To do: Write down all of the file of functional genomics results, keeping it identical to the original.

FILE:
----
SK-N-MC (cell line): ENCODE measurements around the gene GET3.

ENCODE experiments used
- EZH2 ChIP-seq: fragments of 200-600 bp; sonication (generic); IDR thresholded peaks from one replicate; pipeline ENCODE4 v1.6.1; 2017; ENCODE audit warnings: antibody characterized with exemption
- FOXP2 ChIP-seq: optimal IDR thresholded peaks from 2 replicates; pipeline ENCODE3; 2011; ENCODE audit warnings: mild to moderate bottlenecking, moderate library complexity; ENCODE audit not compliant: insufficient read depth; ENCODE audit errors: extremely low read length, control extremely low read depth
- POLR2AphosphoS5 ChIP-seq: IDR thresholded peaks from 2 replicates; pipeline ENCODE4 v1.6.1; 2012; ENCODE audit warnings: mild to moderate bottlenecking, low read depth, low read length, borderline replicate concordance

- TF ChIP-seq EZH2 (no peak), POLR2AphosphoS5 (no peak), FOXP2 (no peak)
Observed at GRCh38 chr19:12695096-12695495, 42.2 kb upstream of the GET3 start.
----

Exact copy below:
SK-N-MC (cell line): ENCODE measurements around the gene GET3.

ENCODE experiments used
- EZH2 ChIP-seq: fragments of 200-600 bp; sonication (generic); IDR thresholded peaks from one replicate; pipeline ENCODE4 v1.6.1; 2017; ENCODE audit warnings: antibody characterized with exemption
- FOXP2 ChIP-seq: optimal IDR thresholded peaks from 2 replicates; pipeline ENCODE3; 2011; ENCODE audit warnings: mild to moderate bottlenecking, moderate library complexity; ENCODE audit not compliant: insufficient read depth; ENCODE audit errors: extremely low read length, control extremely low read depth
- POLR2AphosphoS5 ChIP-seq: IDR thresholded peaks from 2 replicates; pipeline ENCODE4 v1.6.1; 2012; ENCODE audit warnings: mild to moderate bottlenecking, low read depth, low read length, borderline replicate concordance

- TF ChIP-seq EZH2 (no peak), POLR2AphosphoS5 (no peak), FOXP2 (no peak)
Observed at GRCh38 chr19:12695096-12695495, 42.2 kb upstream of the GET3 start.